Irish all-girl group, B*Witched started the worldwide craze of bubble gum pop, dance moves and double denim in the mid 90s. Coming off the success of the television series, The Big Reunion, which saw the band reunite after twelve years apart; B*Witched are set to return Australia, for the first time in 18 years, in February for a national tour, alongside Atomic Kitten, S Club 3, East 17 and Liberty X.
Last time B*Witched were here was in the late 90s on a promotional tour, but you never officially toured Australia. What are you most looking forward to seeing while you’re here?
I’m probably going to disappoint you with my answer because it’s a typical answer; I can’t wait to see Sydney Harbour, the Opera House, see a kangaroo [and] I want to hopefully hold a koala bear. We did do a lot of that last time we were here and had such an amazing time – but I didn’t know that I wouldn’t be back for almost 20 years, so I’m not sure I took it in like I want to take it in this time. I really want to be much more engaged with my trip all around this time. We’re absolutely delighted to finally come back and tour for you guys, so we’re very excited about doing the show!
You’re also a big from of the television soap, Home and Away – do you have plans to go to Bondi Beach and see where the show is filmed?
I love Home and Away! (laughs) I’m not sure how much time we have but I’d love to. My fiancé thinks I’d marry it [if I could] but I don’t get to watch it very often, because of the times on here, but on the days I do, he’s like, “you’re so funny – I love that you love that.”
The last time we were there we somehow ended up at a Home and Away party. I’m not sure how that happened but I remember meeting a lot of the old characters that I don’t think are in it anymore. There was one of those sticker photo booths and we were all jumping in and out with them. I’m sure I still have those stickers somewhere. My mum, bless her, has done scrapbooks from day one til now, and it’s probably in one of those.
I read the twitter feeds are one fan said he’s waited eighteen years to see you live. Are you surprised by this huge reaction and hype you’ve received regarding the upcoming tour?
It is insane. It’s a really nice surprise to know that the reaction is excitement and that people are buying tickets. We did plan on coming back and unfortunately we never got to go back, but amazingly someone has given the opportunity to do it again and we’re on our way so I can’t wait! People have waited 18 years and people actually really want to come and that’s absolutely fantastic!
In the late 90s, social media wasn’t as big as it is now, so you and the people involved in bringing you back to Australia, wouldn’t have known that there was such a demand for B*Witched to tour.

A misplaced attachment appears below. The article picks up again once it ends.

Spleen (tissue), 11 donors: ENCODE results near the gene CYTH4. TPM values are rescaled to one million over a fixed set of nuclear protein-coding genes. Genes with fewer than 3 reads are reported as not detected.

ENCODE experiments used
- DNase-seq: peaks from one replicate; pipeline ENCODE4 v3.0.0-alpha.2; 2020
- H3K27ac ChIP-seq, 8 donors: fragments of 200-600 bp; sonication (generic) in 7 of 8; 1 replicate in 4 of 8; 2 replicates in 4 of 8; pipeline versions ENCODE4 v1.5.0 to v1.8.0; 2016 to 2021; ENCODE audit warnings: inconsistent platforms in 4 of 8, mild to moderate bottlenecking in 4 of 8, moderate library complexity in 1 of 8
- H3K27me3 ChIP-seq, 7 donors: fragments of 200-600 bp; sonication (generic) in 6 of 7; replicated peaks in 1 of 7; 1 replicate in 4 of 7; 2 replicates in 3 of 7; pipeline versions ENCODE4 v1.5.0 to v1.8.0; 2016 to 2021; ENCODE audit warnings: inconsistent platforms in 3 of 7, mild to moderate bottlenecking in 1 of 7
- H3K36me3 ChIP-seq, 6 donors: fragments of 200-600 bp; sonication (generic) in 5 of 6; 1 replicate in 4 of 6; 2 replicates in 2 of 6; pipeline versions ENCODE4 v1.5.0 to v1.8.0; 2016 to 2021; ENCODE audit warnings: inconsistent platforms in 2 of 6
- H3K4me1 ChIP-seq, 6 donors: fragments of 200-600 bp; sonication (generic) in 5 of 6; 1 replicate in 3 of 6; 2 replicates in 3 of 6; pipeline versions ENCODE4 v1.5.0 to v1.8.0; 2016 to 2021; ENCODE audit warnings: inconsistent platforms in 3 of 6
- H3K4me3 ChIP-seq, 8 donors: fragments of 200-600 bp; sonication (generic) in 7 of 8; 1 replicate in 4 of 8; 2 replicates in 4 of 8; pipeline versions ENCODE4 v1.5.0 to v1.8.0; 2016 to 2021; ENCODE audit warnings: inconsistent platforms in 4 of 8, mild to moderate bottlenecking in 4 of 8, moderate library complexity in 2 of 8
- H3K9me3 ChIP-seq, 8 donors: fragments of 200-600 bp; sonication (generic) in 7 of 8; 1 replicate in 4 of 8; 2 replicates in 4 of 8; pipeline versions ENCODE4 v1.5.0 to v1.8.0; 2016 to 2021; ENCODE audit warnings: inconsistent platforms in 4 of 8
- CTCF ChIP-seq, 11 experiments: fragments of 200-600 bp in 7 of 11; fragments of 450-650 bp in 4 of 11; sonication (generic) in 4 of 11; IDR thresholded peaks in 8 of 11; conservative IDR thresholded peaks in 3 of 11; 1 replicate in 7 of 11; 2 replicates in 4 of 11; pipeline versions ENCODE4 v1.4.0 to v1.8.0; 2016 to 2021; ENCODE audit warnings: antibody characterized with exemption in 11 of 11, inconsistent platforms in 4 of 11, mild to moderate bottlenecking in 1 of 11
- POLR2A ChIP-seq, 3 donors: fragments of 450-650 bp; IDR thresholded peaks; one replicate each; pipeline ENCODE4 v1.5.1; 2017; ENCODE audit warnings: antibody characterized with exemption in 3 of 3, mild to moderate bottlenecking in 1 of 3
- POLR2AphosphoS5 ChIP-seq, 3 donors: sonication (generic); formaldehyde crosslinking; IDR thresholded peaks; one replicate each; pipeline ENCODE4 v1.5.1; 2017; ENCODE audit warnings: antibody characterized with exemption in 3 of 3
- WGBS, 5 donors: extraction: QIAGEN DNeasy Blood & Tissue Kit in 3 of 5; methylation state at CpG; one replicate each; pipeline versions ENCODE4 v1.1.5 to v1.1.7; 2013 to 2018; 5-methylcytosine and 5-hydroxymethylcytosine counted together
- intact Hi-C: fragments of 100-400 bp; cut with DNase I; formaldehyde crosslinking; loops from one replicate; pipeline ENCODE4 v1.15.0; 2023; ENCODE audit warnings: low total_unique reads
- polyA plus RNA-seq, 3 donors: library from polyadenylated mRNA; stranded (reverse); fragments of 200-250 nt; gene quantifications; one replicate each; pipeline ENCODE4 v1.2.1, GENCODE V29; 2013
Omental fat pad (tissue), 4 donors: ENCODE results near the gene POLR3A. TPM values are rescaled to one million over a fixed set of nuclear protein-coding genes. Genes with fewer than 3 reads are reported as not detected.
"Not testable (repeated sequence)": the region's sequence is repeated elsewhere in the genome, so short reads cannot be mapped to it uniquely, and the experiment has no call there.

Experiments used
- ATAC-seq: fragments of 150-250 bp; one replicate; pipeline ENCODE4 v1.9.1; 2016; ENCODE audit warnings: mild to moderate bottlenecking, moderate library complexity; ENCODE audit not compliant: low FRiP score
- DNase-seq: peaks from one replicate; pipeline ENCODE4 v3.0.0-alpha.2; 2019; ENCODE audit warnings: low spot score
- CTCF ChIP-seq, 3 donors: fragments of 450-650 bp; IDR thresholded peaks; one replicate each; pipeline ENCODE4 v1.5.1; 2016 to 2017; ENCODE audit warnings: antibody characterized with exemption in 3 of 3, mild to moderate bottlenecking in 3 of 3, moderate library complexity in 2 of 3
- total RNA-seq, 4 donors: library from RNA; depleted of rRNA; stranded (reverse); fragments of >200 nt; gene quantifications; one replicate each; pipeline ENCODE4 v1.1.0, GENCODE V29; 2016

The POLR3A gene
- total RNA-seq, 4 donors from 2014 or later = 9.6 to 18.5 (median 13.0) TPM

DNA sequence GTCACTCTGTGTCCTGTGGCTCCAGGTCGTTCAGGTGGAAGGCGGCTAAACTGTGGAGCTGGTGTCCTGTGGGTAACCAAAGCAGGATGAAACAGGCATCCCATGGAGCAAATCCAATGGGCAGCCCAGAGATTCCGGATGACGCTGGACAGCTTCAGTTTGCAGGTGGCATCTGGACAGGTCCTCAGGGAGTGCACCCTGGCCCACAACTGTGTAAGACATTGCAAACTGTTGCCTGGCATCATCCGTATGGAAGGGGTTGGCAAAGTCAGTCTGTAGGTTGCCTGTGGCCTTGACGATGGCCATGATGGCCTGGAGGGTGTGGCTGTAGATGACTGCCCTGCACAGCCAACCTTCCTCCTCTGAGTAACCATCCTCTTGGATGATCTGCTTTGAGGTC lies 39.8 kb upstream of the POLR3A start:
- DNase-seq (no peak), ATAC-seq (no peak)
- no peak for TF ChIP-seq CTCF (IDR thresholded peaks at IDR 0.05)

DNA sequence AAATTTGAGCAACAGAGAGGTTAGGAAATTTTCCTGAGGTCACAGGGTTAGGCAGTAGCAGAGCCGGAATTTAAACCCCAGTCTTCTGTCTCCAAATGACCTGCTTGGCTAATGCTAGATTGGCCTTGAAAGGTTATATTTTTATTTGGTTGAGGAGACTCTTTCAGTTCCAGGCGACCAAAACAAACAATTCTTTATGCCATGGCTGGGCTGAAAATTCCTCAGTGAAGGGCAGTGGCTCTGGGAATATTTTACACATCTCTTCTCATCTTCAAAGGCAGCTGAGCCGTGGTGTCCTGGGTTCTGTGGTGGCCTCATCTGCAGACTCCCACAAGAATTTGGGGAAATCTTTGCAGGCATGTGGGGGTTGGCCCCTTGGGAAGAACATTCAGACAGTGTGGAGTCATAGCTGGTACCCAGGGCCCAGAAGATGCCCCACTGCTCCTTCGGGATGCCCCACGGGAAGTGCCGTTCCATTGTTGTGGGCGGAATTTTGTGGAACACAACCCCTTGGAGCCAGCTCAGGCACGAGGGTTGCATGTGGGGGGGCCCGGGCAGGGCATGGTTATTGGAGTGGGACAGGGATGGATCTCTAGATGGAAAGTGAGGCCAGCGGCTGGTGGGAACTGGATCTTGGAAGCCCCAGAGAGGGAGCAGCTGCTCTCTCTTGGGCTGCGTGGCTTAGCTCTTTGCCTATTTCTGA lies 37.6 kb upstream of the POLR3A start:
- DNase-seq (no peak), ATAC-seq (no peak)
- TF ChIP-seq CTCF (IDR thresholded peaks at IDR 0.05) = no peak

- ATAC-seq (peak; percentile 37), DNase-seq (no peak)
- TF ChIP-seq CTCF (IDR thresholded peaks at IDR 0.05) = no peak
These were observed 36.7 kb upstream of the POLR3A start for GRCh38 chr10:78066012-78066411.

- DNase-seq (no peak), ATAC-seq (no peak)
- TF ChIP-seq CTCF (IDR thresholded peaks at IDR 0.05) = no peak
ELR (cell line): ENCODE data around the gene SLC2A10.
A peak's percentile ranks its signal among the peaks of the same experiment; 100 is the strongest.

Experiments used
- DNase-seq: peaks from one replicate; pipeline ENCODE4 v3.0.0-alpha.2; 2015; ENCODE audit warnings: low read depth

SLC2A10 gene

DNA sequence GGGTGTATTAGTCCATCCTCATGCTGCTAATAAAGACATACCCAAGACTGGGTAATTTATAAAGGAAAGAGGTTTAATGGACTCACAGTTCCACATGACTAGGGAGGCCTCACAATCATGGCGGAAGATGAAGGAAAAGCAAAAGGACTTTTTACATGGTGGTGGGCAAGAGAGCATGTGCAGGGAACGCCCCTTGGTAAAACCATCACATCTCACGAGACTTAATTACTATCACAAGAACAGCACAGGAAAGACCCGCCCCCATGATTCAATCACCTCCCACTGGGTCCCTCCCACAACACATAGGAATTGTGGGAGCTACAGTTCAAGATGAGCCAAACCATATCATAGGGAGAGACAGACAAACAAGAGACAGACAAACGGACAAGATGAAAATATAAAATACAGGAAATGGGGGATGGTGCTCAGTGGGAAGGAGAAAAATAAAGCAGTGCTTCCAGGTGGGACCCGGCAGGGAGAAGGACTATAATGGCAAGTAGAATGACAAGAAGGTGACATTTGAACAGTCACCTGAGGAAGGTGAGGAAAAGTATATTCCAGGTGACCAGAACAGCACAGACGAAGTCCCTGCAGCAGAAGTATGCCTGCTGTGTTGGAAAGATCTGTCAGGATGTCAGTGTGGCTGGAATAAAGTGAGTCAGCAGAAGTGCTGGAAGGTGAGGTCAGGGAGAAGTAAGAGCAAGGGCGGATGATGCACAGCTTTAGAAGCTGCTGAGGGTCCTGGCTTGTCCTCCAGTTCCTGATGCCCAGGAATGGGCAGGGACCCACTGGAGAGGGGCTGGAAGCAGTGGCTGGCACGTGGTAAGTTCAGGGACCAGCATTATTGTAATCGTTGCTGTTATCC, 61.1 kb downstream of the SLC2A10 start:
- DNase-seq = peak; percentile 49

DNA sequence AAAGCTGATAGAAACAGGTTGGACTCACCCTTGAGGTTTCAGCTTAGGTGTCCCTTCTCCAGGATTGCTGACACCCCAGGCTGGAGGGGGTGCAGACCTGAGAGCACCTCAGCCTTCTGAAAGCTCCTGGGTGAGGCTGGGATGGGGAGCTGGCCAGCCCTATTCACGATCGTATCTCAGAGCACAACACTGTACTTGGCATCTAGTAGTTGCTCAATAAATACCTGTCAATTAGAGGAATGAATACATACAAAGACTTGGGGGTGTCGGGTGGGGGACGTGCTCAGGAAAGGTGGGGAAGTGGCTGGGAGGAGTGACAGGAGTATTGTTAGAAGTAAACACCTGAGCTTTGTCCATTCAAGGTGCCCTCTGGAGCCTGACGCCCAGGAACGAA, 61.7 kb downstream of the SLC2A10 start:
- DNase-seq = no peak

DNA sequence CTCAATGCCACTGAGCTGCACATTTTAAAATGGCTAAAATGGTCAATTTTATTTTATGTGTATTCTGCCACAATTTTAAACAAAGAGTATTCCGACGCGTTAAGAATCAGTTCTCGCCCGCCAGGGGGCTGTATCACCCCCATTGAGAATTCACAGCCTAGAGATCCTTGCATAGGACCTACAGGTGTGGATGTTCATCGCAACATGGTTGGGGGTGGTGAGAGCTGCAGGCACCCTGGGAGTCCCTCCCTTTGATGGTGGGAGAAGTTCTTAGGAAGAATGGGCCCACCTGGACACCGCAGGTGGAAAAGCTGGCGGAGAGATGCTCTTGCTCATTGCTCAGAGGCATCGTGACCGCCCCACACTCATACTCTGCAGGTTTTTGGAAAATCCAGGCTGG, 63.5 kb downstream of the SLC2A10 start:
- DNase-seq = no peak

Exactly. That’s something that has hugely changed since the industry back in the day – the amount of social media, interaction you have with your fans and the knowledge of how much people love you, or hate you – and unfortunately the social media brings both. There’s a much more interactive scene there and there’s something really nice about that. It’s quite hard to keep up with at times, but it’s a great new part. Technology moved the world on in leaps and bounds and it’s done it in the entertainment industry as well, so we need to embrace that and I think we have.
Just as social media has changed, music is also quite different. What do you think it was about 90s music that makes it just as popular today?
It is different, isn’t it? The 90s music, it was somehow just very freeing and it was fun. There was something about that bubblegum pop that came in the 90s – it was a wave of really fun, engaging music. I think there’s a huge amount of music now that’s either very serious or very much sold on sex and that didn’t really happen in the 90s. It did in some ways, because people were in their own way sex symbols, but I don’t think the kind of advertising was pushed purposely in that direction a lot back then. It was very much about the music, the fun and the dancing, and there’s something light-hearted about that. I think that’s what people are really enjoying, embracing again and remembering how that felt back in the day.
You released an EP, Champagne or Guinness in 2014. The name suggests a more grown-up sound, yet it’s still very mild in terms of today’s lyrics. Can you talk a little bit about the EP?
The EP was really nice to do because we didn’t know we were going to end when we ended, so we didn’t get to make our last record, if that makes sense. We were half way through doing the third album and then we got dropped; so when we came back, we really wanted to write a new record because it was something that was left unfinished for us.
We also almost wanted to do it as a thank you to the fans who, like you mentioned already, have waited 18 years to see us. They’re still behind us, still supporting us – so Champagne or Guinness was an opportunity for us to really engage with our song writing again and get back in the studio together.
It was really really enjoyable, well received and you’re absolutely right in terms of the writing was a bit more grown up because we are grown up. We’re 18 years older than we were, so I think the lyrics reflect where we are now and some of the experiences that we’ve gone through in the last 18 years. We intend to write more, we’re back in the studio next year so looking forward to 2017 as well.
How far into pre-production are you on the new record?